Offline schema development is an approach to database development that focuses on creating and maintaining the database using source code in an environment that is disconnected from an actual database. The source code is developed without defining the implementation details of modifying an existing database. Instead, the schema is declared in source code and the source code is versioned throughout the development lifecycle. The database schema is modeled in the project system and includes the data object structures like tables and views as well as programmability objects such as stored procedures and functions.
Side Note: VSTSDB comprehends almost all objects and syntax. Very few objects and syntax only meaningful to the database engine at runtime have been excluded.
VSTSDB enables an Offline Schema Development environment by providing:
- A database project (.dbproj) designed to manage database development;
- Declarative T-SQL syntax support where the schema is defined in the domain language of the database;
- Schema model representation of the database schema where source can be round tripped from source to model and back again;
- Schema model interfaces providing programmatic interaction to database tooling and designers;
- Interpretation and validation of T-SQL syntax and schema dependencies ensuring integrity of the source without executing it against a database;
- Schema comparison which compares your source with a target database to generate an update script;
- Compiled versions of database schema enabling deferred deployment and script generation(.dbschema file);
- .dbschema files can be deployed to different environments with different configurations.
Ok, so enough with the big words and fancy bullets... Let's walk through a scenario that will hopefully demonstrate the points above. In this scenario we will track a multitier application over 3 development iterations/release cycles without using VSTSDB. In this scenario, a simple class represents the application tier and a table represents the data tier.
In version 1 the application developer (APPDEV) defines a simple class called Customer. The database developer (DBDEV) defines a simple table called Customer. Life is good.
In version 2, the team has realized that they will very likely have more than one customer named Tom Smith (Hey Tom! 😉 ) and decide that a means to uniquely identify a customer would be a valuable addition. The APPDEV adds an Id member to their class. The DBDEV adds Id column and primary key to the table. This is where things start getting interesting. While the APPDEV can simply update their class and check it in, the DBDEV must write alter statements to add the new column and primary key. The DBDEVs code no longer represents the true shape of the Customer table. The true shape of the Customer table exists in the current development DB and is possibly spread over two scripts: Some in the original table create script and some in the database update script. The diligent DBDEV makes the changes checks the new file in. Side Note: For simplicity reasons in this scenario we will disregard data motion required to push the change out to the database. That's another post. 😉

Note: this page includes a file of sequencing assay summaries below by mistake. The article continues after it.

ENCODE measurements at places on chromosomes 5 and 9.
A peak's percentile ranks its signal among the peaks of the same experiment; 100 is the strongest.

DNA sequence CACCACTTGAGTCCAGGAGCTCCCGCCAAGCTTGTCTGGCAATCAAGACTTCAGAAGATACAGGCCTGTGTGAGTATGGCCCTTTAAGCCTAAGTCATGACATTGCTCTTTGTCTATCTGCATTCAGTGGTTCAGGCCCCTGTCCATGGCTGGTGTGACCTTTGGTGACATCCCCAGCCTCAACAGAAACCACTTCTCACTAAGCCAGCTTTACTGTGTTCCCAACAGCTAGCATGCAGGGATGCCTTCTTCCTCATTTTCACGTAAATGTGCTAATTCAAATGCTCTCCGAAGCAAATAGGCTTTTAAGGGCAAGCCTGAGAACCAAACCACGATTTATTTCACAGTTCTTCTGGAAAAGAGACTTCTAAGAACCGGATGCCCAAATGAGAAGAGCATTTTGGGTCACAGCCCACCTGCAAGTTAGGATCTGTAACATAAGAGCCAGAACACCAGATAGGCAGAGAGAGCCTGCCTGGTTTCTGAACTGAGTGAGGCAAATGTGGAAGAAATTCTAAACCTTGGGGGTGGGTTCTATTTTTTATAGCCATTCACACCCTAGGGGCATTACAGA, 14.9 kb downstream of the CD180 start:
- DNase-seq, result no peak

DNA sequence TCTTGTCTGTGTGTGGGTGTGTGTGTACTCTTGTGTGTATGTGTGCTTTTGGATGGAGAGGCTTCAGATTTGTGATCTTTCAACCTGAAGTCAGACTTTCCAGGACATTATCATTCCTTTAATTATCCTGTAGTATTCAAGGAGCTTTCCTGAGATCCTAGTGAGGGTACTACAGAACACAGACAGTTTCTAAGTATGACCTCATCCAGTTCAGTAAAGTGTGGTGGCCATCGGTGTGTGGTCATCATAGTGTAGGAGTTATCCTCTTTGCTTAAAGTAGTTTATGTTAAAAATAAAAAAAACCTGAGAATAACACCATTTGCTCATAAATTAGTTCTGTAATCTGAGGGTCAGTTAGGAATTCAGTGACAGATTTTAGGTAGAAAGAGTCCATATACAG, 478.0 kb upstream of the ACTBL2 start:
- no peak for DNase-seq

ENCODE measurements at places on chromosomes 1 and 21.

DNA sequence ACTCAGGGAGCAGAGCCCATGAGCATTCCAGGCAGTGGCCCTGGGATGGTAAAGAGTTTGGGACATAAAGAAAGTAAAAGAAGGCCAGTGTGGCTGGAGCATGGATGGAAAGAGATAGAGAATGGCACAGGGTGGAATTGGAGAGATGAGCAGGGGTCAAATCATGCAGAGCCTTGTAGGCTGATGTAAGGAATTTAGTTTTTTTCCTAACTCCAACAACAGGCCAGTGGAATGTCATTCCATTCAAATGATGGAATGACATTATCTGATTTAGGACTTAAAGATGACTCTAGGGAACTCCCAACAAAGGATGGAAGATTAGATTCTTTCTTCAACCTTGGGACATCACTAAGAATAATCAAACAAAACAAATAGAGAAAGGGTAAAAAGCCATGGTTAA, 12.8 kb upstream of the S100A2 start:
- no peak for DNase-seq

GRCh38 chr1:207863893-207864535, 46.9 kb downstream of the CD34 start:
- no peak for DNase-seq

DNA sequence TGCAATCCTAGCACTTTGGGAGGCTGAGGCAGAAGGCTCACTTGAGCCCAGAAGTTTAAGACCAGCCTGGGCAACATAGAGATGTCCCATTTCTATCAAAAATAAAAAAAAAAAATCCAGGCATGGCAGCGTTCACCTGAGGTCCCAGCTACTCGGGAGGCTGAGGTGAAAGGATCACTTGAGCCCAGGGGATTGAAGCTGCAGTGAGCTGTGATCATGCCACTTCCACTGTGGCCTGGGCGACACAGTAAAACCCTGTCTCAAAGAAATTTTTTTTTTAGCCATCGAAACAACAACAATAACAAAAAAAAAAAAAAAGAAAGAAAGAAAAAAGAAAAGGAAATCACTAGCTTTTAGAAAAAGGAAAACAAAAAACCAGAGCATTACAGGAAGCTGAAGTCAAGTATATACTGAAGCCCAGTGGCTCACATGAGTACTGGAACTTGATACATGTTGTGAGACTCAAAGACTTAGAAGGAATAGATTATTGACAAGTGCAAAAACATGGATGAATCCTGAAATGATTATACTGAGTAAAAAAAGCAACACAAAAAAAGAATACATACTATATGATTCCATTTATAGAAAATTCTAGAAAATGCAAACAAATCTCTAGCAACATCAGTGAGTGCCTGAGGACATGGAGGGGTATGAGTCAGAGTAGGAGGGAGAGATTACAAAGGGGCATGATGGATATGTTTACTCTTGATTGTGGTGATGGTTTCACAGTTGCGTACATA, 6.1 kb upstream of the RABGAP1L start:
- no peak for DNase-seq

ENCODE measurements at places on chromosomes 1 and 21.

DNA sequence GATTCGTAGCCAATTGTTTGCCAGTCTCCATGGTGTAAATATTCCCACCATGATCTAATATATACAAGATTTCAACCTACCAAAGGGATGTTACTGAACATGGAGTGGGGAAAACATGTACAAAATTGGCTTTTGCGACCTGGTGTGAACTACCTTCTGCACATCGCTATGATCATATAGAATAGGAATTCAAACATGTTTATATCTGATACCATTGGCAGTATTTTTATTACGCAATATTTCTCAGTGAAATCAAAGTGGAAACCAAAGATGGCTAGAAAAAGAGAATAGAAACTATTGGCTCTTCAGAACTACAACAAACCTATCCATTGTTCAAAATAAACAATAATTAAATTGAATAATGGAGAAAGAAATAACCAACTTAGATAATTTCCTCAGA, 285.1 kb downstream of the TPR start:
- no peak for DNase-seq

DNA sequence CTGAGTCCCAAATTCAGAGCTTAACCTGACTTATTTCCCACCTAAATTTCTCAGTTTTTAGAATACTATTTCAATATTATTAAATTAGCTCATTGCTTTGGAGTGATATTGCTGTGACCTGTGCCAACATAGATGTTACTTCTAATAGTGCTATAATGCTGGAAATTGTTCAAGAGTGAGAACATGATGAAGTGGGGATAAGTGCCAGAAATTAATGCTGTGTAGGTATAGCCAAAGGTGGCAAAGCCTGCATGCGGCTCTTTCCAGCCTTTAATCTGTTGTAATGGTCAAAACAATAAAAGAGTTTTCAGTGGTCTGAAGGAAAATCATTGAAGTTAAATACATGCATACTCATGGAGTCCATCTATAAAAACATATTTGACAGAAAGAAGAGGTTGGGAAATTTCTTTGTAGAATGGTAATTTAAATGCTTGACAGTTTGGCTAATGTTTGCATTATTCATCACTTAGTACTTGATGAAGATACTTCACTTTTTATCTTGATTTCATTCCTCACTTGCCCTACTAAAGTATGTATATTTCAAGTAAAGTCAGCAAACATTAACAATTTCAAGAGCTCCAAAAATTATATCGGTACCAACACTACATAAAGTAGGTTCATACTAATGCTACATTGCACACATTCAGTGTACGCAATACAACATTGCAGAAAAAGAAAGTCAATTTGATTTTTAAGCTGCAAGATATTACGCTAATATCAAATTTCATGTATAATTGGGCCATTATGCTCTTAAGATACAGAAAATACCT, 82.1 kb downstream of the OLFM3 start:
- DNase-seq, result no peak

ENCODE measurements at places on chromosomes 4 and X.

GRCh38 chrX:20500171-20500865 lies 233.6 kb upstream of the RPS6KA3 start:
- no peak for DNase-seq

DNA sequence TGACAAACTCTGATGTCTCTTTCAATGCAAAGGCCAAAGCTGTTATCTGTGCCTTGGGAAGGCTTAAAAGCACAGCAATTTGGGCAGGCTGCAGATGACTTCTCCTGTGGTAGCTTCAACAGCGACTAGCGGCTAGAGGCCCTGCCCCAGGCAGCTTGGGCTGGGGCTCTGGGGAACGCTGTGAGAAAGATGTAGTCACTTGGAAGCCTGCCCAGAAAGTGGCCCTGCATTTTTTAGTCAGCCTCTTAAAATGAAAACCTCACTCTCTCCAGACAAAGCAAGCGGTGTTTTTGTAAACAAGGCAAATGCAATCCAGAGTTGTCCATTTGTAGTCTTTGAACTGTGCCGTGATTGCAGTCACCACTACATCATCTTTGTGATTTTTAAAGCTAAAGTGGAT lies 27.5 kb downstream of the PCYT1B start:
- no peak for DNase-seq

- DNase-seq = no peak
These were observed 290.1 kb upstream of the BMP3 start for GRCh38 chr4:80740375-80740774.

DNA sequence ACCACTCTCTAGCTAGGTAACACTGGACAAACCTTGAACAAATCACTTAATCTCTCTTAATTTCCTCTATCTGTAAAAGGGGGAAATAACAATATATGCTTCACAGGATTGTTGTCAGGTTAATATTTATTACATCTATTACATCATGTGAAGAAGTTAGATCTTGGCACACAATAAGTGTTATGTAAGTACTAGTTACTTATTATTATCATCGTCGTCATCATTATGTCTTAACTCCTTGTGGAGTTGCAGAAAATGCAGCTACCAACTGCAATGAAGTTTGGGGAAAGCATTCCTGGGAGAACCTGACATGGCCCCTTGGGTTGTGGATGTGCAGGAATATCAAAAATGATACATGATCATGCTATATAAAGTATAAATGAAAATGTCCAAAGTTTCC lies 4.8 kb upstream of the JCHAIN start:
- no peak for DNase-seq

By the time we hit version 3, business is good and management has rewarded the team with new dev boxes, lcds and shiny new tools. The team needs to differentiate their customers and decides to add a property to their customers to identify the customers they want to keep and expand business with. To implement this the APPDEV adds a new member to their class called IsKeyCustomer and checks in. The DBDEV adds another file and writes another alter statement to add the new column to the Customer table. The DBDEV updates the development database and the change script and checks in.
At the end of version 3 we end up with project artifacts that look similar to the following:
Take a look at the change script. The change script are all the changes together in one SQL file. Change scripts typically validate an expected schema condition before each change. You will often need data motion scripts before some changes can be completed on tables with eisting data.
There are a number of problems with maintaining a schema change script: It's a manual and time consuming; error prone; complexity increases as time goes on and number of version changes grow; development team agility increases the maintenance cost of change script; it's really not a scalable process. Moreover, you must insatiate your database schema by running the full set of scripts against a live database to view or reference your objects. This introduces a dependency on the development database as the "truth" of the databases schema instead of the source code. This also requires making changes twice, once in the dev db and again in the change script.